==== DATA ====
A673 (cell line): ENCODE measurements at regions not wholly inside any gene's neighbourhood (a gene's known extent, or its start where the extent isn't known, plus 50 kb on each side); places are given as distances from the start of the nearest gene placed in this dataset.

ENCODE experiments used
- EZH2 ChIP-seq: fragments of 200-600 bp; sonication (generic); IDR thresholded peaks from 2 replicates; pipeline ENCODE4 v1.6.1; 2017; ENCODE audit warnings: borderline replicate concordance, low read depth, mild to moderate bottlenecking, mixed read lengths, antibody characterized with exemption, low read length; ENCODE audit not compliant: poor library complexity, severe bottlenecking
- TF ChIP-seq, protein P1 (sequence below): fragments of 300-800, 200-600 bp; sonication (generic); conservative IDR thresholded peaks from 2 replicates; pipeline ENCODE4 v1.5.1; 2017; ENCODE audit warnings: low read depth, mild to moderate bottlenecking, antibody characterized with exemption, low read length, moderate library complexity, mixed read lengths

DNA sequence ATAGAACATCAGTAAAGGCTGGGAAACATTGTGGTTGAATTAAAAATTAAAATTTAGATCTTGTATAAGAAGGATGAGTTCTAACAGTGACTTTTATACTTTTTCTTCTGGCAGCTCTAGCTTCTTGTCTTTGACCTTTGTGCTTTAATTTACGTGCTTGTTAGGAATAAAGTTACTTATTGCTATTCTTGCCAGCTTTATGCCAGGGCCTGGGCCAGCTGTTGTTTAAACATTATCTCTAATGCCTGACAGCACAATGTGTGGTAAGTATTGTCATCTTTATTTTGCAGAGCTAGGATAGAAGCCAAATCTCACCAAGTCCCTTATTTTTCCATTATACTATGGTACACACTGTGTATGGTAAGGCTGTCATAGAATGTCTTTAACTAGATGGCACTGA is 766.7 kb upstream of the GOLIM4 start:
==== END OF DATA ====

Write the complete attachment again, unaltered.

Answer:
A673 (cell line): ENCODE measurements at regions not wholly inside any gene's neighbourhood (a gene's known extent, or its start where the extent isn't known, plus 50 kb on each side); places are given as distances from the start of the nearest gene placed in this dataset.

ENCODE experiments used
- EZH2 ChIP-seq: fragments of 200-600 bp; sonication (generic); IDR thresholded peaks from 2 replicates; pipeline ENCODE4 v1.6.1; 2017; ENCODE audit warnings: borderline replicate concordance, low read depth, mild to moderate bottlenecking, mixed read lengths, antibody characterized with exemption, low read length; ENCODE audit not compliant: poor library complexity, severe bottlenecking
- TF ChIP-seq, protein P1 (sequence below): fragments of 300-800, 200-600 bp; sonication (generic); conservative IDR thresholded peaks from 2 replicates; pipeline ENCODE4 v1.5.1; 2017; ENCODE audit warnings: low read depth, mild to moderate bottlenecking, antibody characterized with exemption, low read length, moderate library complexity, mixed read lengths

DNA sequence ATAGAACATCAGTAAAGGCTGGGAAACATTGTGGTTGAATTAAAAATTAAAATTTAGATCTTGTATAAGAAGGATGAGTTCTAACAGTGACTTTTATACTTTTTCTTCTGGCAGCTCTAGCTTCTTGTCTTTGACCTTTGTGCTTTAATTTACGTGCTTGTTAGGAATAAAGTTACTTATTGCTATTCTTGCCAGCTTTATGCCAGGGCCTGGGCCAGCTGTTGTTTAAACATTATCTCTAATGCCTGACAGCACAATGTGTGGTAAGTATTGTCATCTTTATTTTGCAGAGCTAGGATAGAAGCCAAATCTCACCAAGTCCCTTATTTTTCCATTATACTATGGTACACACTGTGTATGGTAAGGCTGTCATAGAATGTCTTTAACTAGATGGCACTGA is 766.7 kb upstream of the GOLIM4 start: